Vision and driving

Commuting is a very essential part of daily living. Amongst all known means of transportation, transportation by land (road ravel) remains the most commonly used. 

The term “road users” simply refers to all those who move on the roads. They include: motorists, pedestrians, cyclists. In a broader sense, it includes all those who are found on the roads including hawkers, traffic warders, wheelbarrow pushers and vendors. 

Road accidents account for over 1.2 million of deaths that occur every year globally; and poor vision accounts for some of the various known possible causes of road accidents (World Health Organization, 2017). Defective vision and mental health status alter your perception of road traffic communication cues which are: light, movement and sound, and lead to errors which may be fatal. The eye is the sense organ we use for sight. The art of seeing is called ‘vision’. It is very important if we must perceive and appreciate light, colour, signs and signals, forms and shapes, judge distances between objects, perspectives and so on.

Importance of good vision for road users:

  • It enables road users identify traffic signs early enough. 
  • It also helps road users appreciate relative distance between objects.
  • To make timely decisions.
  • To appreciate signs being given off by other road users.
  • To judge speed better.
  • To avoid obstacles, and also judge the depth of potholes. 
  • Road users can be able to identify warning signs on their dashboards. 

Aspects Of Vision That Must Be in Order to Ensure Safety on The Road

Visual Acuity (VA): This is a basic eye test done to evaluate how well you can see objects clearly at different distances. It basically assesses how well you can be able to recognize objects and see details distinctively. It is done for far vision, at a distance of 6m (20ft), and for near vision (usually about 28-40cm). A VA of 6/6 (m) or 20/20 (ft) is regarded as optimal and 6/12, 6/60, 5/60 and so on as poor. A person with a VA of 3/60 or worse after correction is referred to as being “legally blind”, and such a person must not be found driving. 

Refractive Status: Comprehensive eye test results will reveal if you are long-sighted, short-sighted, astigmatic or otherwise and if you will be needing corrective lenses. Refractive errors such as these are usually corrected to the best possible visual acuity. Your optometrist should help you determine if spectacles or contact lenses will be ideal for you. Wearing your correction offers better visual performance.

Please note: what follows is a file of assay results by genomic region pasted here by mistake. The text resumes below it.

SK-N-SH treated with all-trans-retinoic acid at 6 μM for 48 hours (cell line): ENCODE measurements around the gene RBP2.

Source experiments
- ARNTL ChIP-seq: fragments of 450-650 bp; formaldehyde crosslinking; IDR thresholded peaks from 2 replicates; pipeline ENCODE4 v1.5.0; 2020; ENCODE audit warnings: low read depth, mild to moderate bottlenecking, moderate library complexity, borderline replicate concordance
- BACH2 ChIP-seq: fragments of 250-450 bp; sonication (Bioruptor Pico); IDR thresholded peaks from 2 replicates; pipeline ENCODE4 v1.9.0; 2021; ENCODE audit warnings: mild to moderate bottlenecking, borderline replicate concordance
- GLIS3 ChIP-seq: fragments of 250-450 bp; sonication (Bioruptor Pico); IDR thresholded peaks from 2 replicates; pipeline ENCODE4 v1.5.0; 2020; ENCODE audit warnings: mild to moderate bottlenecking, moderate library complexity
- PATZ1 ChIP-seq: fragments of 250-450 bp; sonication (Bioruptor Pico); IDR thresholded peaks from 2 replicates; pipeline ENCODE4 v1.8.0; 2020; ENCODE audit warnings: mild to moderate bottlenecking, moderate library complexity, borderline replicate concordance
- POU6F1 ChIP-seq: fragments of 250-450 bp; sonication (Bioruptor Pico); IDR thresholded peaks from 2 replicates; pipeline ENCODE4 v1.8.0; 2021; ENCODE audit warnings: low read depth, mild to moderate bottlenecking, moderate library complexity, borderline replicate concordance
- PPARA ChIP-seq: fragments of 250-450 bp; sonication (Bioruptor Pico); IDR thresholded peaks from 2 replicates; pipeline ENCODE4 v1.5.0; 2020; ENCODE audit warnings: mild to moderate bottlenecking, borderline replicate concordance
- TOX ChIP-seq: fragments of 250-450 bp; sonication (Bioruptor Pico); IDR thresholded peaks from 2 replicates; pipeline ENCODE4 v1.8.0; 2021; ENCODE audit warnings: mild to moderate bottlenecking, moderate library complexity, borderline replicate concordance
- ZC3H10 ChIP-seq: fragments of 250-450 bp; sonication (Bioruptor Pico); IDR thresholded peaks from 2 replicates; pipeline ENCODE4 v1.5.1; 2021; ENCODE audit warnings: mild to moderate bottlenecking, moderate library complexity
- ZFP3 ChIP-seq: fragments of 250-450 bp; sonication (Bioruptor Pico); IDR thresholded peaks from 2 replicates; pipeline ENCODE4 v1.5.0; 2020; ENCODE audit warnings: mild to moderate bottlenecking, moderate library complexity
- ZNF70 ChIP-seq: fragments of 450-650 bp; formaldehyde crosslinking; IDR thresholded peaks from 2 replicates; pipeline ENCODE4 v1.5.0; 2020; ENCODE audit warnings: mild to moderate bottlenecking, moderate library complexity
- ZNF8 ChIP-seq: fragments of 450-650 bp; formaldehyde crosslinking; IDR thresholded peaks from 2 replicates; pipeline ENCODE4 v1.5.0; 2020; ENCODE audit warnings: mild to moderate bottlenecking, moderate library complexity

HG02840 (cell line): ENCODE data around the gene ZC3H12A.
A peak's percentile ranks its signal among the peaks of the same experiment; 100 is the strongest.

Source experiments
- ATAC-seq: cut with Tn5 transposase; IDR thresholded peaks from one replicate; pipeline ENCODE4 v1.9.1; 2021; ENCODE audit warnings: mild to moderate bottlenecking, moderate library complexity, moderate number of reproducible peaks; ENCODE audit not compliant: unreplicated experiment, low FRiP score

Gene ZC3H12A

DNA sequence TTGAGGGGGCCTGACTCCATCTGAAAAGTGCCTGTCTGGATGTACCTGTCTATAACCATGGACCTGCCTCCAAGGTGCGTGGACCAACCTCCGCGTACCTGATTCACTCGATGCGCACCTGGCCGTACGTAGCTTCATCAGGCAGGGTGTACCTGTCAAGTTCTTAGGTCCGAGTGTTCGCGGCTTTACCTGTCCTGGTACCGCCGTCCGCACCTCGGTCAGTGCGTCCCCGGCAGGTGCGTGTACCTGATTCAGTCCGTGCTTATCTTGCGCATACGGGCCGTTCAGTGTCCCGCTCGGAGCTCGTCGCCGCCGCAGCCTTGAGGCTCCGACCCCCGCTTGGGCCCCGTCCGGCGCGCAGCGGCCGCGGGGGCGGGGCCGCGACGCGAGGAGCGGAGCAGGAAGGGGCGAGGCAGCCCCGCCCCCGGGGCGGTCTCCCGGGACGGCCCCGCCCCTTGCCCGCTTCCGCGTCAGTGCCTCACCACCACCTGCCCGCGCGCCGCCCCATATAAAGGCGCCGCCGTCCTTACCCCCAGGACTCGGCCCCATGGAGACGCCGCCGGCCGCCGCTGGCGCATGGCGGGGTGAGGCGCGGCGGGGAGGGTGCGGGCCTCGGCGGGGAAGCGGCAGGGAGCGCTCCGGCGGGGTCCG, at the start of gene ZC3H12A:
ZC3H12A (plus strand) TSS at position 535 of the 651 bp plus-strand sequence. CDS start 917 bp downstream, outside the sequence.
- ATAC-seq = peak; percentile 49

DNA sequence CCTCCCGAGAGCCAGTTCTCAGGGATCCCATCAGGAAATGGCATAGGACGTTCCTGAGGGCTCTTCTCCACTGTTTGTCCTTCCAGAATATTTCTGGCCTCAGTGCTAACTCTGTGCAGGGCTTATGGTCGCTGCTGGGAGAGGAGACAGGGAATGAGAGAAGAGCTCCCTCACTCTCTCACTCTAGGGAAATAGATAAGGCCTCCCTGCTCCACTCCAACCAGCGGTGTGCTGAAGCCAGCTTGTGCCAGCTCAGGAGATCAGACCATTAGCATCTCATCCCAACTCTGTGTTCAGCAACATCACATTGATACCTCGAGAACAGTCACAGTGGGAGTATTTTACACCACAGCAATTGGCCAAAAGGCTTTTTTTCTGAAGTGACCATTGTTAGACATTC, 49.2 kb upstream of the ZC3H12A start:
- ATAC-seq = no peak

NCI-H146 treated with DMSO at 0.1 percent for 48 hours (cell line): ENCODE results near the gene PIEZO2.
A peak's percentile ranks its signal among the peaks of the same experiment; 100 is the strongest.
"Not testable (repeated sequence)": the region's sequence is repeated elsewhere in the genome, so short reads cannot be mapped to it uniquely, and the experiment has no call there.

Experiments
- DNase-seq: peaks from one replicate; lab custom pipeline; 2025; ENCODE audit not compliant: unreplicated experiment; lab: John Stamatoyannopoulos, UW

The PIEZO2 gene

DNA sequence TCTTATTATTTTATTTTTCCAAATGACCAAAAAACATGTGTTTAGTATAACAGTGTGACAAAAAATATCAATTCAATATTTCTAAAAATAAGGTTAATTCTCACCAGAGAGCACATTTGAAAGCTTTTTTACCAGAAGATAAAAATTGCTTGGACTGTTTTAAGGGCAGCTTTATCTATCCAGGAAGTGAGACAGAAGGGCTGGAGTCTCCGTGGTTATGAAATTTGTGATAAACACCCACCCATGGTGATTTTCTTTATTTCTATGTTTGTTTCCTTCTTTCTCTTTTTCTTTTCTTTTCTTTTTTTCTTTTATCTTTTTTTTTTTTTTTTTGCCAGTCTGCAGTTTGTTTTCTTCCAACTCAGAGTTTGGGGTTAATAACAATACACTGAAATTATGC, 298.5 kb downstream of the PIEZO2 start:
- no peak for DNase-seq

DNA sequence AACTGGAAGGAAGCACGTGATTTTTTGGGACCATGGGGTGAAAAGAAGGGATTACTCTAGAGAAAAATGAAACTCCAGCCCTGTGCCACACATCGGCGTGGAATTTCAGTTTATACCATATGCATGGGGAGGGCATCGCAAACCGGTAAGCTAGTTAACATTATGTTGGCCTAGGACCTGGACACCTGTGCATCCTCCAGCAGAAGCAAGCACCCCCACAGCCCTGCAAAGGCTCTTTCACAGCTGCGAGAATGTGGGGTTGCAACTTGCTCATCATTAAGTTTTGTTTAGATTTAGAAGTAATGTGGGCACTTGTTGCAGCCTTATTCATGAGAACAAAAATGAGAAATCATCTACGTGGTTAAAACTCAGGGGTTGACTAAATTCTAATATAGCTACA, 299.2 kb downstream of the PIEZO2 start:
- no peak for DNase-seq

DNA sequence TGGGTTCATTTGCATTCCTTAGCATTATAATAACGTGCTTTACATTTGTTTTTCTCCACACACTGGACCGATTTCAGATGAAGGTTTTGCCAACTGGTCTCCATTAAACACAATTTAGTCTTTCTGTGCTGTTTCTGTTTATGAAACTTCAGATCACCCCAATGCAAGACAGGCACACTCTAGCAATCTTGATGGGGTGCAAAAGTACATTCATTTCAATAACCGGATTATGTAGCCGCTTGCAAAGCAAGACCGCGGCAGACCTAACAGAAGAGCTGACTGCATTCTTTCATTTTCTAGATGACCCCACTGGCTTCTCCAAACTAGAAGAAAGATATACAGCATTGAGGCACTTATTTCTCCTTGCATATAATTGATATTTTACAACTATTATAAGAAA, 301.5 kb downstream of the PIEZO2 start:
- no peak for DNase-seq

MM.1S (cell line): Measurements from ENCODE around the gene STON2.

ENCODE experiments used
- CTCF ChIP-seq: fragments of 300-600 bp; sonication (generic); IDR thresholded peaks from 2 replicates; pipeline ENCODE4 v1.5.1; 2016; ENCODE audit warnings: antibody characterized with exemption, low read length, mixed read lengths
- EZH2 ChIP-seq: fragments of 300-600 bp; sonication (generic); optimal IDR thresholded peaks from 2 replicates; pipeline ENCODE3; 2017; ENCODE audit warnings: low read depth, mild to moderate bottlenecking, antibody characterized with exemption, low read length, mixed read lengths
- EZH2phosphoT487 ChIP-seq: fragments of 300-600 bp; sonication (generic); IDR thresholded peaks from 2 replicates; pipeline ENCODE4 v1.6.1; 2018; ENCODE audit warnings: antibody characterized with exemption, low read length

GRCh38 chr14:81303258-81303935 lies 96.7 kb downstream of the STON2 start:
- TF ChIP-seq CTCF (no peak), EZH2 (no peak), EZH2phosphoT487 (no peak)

Colour Vision: Colour attracts attention and road traffic engineering is important for making informed decisions. Defective colour vision may affect the responsiveness of drivers to signal lights. Having ‘colour vision deficiency’ implies that you are not able to see certain colours the way normal people see them while being ‘colour blind’ implies not being able to see certain colours at all. 

Types of colour vision defect include; red-green colour deficiency/blindness, blue-yellow colour deficiency/blindness and monochromacy (complete colour blindness). Colour vision deficiency usually runs in families and has no real treatment but special visual aids including glasses and contact lenses can help improve ability to discriminate between colours.

Visual Field: Your visual field is how wide of an area your eye can see when focused on a central point. How functional your visual field is, determines to a large extent if you will be able to notice overtaking vehicles, road signs and also signals on your dashboard while trying to maintain focus on the road. Your Optometrist determines your visual field using special equipment called a perimeter.

Presbyopia: Quite a number of persons do not know that their ability to read prints and see clearly at close range keeps diminishing with age. This condition is called presbyopia. It also makes it difficult for drivers to see their dashboards clearly and also uses their maps effectively while driving. When checking refractive status in the clinic, your doctor also assesses your eye for presbyopia and prescribes corrective lenses accordingly. Early presbyopia starts at about age 35 years, while most other people begin to experience these changes from about age 40yrs. 

In conclusion dear reader, to preserve the eyes and their benefits, my professional advice is to always go for a regular eye examination at least once every year, consult and ask your Optometrist questions concerning your eyes and the general physician once you notice any changes in your health condition as these health conditions can be properly managed when detected early enough, do not self-medicate and do not die in silence.

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